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tqdm

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tqdm means "progress" in Arabic (taqadum, تقدّم) and is an abbreviation for "I love you so much" in Spanish (te quiero demasiado).

Instantly make your loops show a smart progress meter - just wrap any iterable with tqdm(iterable), and you're done!

from tqdm import tqdm
for i in tqdm(range(10000)):
    ...

76%|████████████████████████████         | 7568/10000 [00:33<00:10, 229.00it/s]

trange(N) can be also used as a convenient shortcut for tqdm(xrange(N)).

Screenshot

REPL: ptpython

It can also be executed as a module with pipes:

$ seq 9999999 | tqdm --unit_scale | wc -l
10.0Mit [00:02, 3.58Mit/s]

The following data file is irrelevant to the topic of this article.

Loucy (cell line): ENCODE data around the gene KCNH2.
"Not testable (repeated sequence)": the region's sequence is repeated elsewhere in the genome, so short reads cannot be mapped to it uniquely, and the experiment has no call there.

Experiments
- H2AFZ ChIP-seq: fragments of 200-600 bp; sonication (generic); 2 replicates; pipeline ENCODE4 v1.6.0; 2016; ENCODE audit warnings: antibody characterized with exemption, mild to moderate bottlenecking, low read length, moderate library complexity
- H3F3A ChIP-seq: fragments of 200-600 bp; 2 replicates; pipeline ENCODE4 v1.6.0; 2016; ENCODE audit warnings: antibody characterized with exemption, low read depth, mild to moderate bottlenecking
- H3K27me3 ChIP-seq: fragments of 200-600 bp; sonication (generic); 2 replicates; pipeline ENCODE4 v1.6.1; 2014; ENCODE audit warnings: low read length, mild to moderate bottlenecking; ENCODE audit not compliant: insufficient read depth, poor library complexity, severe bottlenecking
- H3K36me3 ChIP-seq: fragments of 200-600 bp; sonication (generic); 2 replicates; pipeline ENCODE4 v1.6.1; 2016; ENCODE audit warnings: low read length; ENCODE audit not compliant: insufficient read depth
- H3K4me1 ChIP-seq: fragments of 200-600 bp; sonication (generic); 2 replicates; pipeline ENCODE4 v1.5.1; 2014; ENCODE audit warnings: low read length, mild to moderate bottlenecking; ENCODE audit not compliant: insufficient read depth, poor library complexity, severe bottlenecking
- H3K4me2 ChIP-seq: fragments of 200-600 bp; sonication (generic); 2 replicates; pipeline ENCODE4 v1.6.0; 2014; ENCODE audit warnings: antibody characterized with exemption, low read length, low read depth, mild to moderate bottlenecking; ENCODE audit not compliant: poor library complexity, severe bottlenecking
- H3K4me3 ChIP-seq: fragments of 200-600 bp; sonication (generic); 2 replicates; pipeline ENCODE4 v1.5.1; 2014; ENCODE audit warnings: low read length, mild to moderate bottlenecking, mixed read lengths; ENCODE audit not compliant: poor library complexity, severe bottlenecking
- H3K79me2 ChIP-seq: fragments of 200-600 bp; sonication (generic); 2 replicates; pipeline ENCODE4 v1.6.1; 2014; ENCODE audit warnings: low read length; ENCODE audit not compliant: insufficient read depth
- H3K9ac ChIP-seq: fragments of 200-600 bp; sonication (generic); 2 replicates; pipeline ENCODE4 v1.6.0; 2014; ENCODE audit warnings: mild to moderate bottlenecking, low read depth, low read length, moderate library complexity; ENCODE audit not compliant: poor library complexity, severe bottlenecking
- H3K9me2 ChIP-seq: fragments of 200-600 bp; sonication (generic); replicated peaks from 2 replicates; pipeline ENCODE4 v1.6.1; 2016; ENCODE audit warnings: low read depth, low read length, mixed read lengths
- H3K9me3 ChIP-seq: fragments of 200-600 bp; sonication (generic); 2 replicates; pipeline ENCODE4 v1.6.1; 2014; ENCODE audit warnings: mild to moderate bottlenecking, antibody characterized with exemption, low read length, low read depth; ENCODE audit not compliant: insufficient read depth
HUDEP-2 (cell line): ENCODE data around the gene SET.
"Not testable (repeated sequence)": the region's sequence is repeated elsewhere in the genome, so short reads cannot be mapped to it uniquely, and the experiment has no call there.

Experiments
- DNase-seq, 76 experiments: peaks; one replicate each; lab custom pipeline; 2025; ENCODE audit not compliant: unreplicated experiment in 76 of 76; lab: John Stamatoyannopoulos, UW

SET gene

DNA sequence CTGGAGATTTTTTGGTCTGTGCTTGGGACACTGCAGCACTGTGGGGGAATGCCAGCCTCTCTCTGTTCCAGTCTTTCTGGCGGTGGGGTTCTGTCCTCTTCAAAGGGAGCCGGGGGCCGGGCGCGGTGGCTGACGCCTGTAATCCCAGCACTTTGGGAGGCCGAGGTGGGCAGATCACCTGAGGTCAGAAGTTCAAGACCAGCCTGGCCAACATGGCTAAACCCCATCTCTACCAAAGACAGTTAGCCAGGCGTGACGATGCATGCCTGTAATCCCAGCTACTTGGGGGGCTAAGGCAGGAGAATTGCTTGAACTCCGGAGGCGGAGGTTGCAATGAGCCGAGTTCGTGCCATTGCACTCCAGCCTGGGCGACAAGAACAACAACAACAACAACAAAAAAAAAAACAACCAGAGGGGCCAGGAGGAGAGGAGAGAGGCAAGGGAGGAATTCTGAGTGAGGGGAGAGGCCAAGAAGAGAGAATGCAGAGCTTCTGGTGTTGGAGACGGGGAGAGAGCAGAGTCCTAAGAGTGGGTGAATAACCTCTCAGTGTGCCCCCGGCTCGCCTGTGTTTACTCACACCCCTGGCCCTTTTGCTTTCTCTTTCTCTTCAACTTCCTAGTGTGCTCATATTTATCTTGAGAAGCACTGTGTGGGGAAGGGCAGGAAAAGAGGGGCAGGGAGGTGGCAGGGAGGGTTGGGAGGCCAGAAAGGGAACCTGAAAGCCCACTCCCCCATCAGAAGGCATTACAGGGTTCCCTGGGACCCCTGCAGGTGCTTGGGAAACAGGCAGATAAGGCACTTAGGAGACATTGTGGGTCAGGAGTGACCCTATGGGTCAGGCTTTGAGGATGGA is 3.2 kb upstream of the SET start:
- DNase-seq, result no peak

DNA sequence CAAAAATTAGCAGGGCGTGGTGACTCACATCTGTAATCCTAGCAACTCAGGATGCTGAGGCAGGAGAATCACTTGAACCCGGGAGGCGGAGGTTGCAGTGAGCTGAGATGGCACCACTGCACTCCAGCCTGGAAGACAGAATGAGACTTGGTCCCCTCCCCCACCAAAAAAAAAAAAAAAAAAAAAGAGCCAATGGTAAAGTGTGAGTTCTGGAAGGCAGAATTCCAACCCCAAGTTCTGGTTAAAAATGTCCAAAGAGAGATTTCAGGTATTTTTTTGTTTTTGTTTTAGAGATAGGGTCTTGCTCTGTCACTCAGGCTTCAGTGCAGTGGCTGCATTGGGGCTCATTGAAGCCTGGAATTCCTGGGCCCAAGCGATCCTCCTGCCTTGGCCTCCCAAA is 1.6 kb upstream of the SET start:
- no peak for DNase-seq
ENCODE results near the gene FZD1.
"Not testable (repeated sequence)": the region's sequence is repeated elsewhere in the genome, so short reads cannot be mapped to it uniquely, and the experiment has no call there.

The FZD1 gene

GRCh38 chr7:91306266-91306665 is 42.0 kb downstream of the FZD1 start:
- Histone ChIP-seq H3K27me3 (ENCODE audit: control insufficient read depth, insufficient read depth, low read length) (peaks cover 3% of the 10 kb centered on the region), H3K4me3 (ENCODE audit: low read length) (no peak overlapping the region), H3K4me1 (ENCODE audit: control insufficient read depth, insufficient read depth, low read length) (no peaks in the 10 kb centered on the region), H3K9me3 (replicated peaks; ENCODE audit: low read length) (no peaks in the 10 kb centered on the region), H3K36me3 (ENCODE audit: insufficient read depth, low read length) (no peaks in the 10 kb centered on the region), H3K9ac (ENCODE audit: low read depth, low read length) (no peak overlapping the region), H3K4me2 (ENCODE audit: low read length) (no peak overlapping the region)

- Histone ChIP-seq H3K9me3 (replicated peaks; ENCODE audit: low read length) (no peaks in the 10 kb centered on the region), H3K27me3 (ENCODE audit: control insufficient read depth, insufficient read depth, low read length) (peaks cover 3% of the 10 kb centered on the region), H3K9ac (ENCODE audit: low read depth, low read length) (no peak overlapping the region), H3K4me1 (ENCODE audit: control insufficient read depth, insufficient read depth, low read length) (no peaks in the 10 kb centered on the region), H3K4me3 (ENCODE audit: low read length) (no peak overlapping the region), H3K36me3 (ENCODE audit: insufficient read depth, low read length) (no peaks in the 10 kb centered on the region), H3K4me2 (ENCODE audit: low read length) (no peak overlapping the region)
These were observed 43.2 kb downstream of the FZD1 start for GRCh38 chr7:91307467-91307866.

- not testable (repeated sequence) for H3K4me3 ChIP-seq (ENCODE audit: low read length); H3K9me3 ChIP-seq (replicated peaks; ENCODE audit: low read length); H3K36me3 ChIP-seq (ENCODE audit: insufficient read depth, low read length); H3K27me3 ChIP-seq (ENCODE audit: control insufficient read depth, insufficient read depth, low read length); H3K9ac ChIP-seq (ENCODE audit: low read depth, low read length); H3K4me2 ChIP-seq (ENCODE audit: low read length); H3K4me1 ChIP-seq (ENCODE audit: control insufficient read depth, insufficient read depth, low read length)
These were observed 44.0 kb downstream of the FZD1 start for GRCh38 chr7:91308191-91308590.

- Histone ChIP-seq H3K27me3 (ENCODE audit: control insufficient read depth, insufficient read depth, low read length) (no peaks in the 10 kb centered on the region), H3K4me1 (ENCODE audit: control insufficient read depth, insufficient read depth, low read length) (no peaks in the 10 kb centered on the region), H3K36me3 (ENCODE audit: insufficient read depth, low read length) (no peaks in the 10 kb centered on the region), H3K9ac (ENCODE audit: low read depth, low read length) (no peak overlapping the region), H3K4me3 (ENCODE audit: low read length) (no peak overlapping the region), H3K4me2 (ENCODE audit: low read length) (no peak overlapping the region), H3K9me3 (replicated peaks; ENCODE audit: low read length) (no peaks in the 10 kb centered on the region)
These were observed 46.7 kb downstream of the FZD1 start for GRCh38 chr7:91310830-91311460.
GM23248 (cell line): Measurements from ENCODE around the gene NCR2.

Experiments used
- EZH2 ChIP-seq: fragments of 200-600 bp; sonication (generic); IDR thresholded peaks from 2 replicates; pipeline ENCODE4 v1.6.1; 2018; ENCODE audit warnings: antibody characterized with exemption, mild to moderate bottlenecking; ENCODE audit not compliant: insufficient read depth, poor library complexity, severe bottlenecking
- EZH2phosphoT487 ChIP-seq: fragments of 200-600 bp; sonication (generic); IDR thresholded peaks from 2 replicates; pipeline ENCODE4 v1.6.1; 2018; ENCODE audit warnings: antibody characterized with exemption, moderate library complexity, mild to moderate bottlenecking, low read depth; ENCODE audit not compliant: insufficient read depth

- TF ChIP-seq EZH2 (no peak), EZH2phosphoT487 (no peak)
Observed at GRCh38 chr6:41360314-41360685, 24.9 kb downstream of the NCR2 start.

9999999
$ 7z a -bd -r backup.7z docs/ | grep Compressing | \
    tqdm --total $(find docs/ -type f | wc -l) --unit files >> backup.log
100%|███████████████████████████████▉| 8014/8014 [01:37<00:00, 82.29files/s]

Overhead is low -- about 60ns per iteration (80ns with tqdm_gui), and is unit tested against performance regression. By comparison, the well-established ProgressBar has an 800ns/iter overhead.

In addition to its low overhead, tqdm uses smart algorithms to predict the remaining time and to skip unnecessary iteration displays, which allows for a negligible overhead in most cases.

tqdm works on any platform (Linux, Windows, Mac, FreeBSD, NetBSD, Solaris/SunOS), in any console or in a GUI, and is also friendly with IPython/Jupyter notebooks.

tqdm does not require any dependencies (not even curses!), just Python and an environment supporting carriage return \r and line feed \n control characters.